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RvS Mapping: Doors, Ladders, and Damage Models
-by Beckett, last updated March 24, 2003
This tutorial will show you how to implement doors that open, windows that break, ladders and stairs that can be climbed, and objects that can be damaged. If you follow my instructions precisely, these elements will work as smoothly in your map as they do in the official campaign.

This tutorial assumes that you are already familiar with UnrealED and know how to load a simple custom map into Raven Shield. If this is not the case, take a look at my earlier tutorial,
Building Your First Raven Shield Map, and then come back to this one. I'm not going to spend much time in this tutorial dealing with textures, lighting, insertion points, or path nodes. I'll assume you know what you're doing and can improvise these as you go along.

Adjusting Level Properties

Before we do anything else, let's setup the map so that it will operate properly in the planning stage and in the in-game map view. Click the "View" menu in the editor and choose "Level Properties". Expand "R6Planning". Expand R6PlanningMaxVector, change X to "5000", and change Y to "5000". Expand R6PlanningMinVector, change X to "-5000", and change Y to "-5000". This will allow the player to scroll/reposition the map during the planning stage.

As I explained a bit in my first tutorial, to allow your map to work with the planning stage--which displays one floor of the map at a time--you need to assign a number to each floor in the level properties, and then assign elements (walls, floors, doors, stairs, ladders, static meshes, etc.) to each floor, using those numbers. The editor assumes that the higher the number, the higher the floor. I recommend always naming your ground floor "100", so that your basement becomes "99" and your third floor becomes "102". In this case, we'll be building a two story cabin plus a basement, so set R6PlanningMinLevel to "99" and R6PlanningMaxLevel to "101". Close the level properties window.

Building a multi-floor structure

We're going to build a small cabin. First, select a terrain texture and carve out a cube sized Height=1280,Width=1280,Breadth=1280. We won't bother with a skybox, but this is our outdoor area. Now select any wall texture you like, and add a hallow cube sized Hollow=True,Height=832,Width=800,Breadth=800,Wallthinkness=32. Align the bottom of our cabin with the ground, and center it in the 'yard'. Place an insertion zone and at least one path node in the front yard. (Make sure to change the "R6Planning" settings for the insertion zone--setting both floor parameters to "100"--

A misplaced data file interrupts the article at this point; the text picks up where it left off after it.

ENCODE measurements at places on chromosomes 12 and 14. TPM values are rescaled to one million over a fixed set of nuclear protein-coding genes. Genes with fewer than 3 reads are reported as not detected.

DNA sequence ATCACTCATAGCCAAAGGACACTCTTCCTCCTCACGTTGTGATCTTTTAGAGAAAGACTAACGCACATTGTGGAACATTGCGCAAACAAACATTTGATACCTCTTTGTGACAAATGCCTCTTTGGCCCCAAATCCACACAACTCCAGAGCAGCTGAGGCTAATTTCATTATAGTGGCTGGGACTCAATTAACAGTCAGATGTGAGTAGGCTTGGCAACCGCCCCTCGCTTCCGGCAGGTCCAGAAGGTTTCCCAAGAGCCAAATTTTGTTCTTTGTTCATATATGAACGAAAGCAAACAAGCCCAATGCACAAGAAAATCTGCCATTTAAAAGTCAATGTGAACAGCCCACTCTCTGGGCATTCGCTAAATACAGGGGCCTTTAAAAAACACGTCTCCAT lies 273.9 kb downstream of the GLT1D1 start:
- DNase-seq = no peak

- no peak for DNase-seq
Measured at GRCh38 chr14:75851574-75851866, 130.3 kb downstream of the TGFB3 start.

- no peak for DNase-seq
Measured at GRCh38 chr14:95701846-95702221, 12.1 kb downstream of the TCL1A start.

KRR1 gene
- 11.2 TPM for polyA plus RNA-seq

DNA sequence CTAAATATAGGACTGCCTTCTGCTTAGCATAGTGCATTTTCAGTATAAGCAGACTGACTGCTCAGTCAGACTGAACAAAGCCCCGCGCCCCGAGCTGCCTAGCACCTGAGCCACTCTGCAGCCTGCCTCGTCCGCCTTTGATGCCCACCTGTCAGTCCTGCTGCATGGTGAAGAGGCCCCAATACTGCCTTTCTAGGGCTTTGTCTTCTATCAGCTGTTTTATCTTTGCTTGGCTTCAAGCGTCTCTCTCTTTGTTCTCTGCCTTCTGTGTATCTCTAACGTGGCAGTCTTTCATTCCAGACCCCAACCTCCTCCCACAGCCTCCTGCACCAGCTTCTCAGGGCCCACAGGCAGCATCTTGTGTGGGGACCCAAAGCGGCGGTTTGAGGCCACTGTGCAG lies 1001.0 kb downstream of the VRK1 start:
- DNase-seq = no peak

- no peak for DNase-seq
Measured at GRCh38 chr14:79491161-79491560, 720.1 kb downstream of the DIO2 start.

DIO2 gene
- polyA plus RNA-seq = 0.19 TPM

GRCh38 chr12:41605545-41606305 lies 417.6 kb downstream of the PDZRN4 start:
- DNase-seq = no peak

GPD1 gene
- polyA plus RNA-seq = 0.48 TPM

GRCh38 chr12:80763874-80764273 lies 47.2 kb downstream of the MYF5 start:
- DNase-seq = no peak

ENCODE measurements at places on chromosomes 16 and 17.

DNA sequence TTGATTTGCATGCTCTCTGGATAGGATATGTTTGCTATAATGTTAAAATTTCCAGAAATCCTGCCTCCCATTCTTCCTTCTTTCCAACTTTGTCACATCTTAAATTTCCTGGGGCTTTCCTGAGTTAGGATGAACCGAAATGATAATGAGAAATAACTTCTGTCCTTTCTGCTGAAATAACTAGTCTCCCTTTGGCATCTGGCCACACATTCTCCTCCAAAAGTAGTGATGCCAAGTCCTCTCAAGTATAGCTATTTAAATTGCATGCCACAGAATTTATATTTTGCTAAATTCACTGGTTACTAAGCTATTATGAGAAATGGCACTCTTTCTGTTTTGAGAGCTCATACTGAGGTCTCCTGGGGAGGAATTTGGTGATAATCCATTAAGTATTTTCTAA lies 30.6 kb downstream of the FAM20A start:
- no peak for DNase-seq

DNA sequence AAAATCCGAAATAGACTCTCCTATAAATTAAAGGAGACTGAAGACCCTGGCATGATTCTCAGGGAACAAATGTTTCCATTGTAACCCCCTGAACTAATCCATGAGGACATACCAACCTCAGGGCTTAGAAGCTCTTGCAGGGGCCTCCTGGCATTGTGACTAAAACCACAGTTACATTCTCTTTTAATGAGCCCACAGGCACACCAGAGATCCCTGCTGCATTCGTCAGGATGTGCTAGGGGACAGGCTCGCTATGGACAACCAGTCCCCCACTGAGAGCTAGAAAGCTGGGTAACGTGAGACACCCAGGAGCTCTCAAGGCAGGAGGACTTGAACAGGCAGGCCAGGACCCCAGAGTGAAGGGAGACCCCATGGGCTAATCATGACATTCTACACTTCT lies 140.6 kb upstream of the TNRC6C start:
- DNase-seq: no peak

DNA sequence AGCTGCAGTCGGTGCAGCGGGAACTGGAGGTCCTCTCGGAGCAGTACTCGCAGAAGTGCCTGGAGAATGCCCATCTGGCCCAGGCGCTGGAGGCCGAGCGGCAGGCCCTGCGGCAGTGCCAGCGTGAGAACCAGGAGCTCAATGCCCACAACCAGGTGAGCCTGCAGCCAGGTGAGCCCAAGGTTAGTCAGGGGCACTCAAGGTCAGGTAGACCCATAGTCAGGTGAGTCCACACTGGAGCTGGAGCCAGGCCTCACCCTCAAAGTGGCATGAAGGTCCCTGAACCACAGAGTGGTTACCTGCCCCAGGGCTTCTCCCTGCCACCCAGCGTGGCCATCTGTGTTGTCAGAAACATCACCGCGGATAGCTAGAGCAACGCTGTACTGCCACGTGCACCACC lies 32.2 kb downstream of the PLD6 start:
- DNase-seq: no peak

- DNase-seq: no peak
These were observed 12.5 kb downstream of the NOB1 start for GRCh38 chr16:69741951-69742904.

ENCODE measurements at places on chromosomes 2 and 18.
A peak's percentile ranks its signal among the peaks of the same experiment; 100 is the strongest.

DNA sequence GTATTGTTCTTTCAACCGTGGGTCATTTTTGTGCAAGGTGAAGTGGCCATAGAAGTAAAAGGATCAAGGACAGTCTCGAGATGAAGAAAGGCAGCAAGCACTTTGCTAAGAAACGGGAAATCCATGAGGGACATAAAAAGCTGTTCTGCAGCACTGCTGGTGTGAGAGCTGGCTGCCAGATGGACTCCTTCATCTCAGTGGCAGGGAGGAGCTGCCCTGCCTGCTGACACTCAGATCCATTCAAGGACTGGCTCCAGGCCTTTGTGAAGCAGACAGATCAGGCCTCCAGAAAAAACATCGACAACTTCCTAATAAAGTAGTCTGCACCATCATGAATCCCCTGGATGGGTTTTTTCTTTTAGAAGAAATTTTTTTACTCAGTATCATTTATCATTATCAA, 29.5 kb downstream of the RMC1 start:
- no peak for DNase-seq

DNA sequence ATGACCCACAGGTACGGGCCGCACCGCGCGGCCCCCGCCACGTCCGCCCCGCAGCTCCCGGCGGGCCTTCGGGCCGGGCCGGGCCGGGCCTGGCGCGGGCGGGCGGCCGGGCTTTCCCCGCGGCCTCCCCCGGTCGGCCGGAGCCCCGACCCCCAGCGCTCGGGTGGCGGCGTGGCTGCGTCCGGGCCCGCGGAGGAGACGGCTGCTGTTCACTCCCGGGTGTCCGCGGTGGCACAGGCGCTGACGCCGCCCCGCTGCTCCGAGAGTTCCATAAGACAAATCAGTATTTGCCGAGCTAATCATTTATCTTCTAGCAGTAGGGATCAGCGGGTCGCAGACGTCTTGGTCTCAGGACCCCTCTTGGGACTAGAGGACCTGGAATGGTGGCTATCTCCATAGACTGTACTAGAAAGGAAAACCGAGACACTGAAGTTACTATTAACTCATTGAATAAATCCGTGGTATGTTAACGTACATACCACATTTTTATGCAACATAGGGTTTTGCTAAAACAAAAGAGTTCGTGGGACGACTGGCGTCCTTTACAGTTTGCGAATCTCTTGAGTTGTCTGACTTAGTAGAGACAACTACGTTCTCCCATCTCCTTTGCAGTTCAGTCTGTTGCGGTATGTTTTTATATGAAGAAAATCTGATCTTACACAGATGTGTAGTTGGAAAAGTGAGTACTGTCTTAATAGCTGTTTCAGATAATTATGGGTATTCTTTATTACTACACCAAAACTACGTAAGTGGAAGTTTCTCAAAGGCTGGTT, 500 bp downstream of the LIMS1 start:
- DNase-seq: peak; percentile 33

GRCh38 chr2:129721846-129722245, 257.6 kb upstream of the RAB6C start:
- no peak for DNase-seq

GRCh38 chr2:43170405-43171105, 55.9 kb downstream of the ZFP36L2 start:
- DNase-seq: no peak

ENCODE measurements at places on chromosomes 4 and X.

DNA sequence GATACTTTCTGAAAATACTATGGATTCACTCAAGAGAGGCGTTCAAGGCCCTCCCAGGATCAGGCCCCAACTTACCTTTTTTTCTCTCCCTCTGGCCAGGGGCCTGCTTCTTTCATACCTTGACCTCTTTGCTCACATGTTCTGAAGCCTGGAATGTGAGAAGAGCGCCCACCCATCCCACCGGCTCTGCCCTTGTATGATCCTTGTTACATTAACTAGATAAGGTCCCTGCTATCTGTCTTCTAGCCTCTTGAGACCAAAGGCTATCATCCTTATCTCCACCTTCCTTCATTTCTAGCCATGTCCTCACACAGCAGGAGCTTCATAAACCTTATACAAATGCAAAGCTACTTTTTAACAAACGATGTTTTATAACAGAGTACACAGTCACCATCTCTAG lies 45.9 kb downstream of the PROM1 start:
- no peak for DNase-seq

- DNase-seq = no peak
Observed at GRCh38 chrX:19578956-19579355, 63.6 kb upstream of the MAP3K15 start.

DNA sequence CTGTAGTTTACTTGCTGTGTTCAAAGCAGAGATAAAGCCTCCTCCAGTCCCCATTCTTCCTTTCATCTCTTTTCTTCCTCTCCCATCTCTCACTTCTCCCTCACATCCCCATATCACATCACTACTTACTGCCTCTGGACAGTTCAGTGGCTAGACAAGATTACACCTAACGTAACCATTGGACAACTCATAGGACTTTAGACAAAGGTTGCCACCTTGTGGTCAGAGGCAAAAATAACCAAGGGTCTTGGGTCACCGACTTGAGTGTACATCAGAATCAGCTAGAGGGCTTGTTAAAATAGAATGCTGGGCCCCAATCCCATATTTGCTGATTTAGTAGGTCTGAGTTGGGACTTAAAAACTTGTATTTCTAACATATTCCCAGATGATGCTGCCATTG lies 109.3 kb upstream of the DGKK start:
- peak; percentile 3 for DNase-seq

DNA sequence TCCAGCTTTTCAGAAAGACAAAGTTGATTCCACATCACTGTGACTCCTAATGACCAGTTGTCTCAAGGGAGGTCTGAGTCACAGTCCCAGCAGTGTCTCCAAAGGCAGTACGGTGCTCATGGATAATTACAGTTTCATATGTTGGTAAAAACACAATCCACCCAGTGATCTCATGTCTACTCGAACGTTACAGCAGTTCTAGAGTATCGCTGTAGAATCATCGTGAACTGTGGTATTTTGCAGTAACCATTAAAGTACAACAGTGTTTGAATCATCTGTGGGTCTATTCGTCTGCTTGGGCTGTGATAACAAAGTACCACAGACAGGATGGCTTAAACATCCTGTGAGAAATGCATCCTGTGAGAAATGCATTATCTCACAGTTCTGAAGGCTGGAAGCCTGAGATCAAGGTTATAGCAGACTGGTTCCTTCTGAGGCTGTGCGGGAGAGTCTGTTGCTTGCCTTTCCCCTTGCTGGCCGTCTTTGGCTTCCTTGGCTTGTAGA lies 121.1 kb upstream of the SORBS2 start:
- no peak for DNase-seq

as covered in my earlier tutorial; if you don't, you'll get build errors and the insertion zone won't work right in the planning stage.) Right click the floor inside the cabin and choose "Surface Properties". Select the "Walkable" checkbox. Since this is the ground floor, set main floor to "100" and sec. floor to "100". Assign the same settings to the ground outside.


Now let's build a loft inside. Create a solid cube sized Hallow=False,Height=16,Width=384,Breadth=768. Position it along the back wall so that the floor of the loft (meaning, the top of the brush) is around 416 units above the floor of the cabin. This height is important because later we will be building a ladder up to the loft. (If you can't get the position exact, don't panic. You can reposition the ledge later, after you place the ladder.) Right click the floor of the loft and choose "Surface Properties". Select the "Walkable" checkbox. Set main floor to "101" and sec. floor to "101". Now select all the inside walls of the cabin, right click, and choose "Surface Properties". Select the "Wall" checkbox. Since these walls span two floors, set main floor to "100" and sec. floor to "101". Click the "Apply" button and close the surface properties window.

We also need to build a basement. Select an appropriate texture. Carve out a solid cube sized Height=240,Width=768,Breadth=768, just below ground level (so that a 16 unit ceiling remains between the two floors). And now we need a way to get down to the basement. Carve a cube sized Height=16,Width=272,Breadth=640 out of the basement ceiling, along the back/right corner of the cabin. You should be able to peek down into the basement now; We'll be placing a staircase here later. Right click the floor of the basement and choose "Surface Properties". Select the "Walkable" checkbox. Set main floor to "99" and sec. floor to "99". Select all the basement walls, right click, and choose "Surface Properties". Select the "Wall" checkbox. Set main floor to "99" and sec. floor to "99". You should have the hang of this by now...

Good we're done with the boring part and ready to cover the important stuff. Drop some lights throughout the cabin, and then rebuild and save your level if you haven't yet. Hopefully, the inside of your cabin looks like this: